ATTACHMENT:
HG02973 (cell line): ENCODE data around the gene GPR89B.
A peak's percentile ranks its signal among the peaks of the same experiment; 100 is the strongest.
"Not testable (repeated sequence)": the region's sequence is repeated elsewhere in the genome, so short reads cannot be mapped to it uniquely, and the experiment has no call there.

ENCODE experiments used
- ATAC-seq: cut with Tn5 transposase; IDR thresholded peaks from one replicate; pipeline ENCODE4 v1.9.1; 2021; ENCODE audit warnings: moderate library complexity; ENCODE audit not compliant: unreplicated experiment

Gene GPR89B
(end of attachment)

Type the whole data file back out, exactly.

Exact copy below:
HG02973 (cell line): ENCODE data around the gene GPR89B.
A peak's percentile ranks its signal among the peaks of the same experiment; 100 is the strongest.
"Not testable (repeated sequence)": the region's sequence is repeated elsewhere in the genome, so short reads cannot be mapped to it uniquely, and the experiment has no call there.

ENCODE experiments used
- ATAC-seq: cut with Tn5 transposase; IDR thresholded peaks from one replicate; pipeline ENCODE4 v1.9.1; 2021; ENCODE audit warnings: moderate library complexity; ENCODE audit not compliant: unreplicated experiment

Gene GPR89B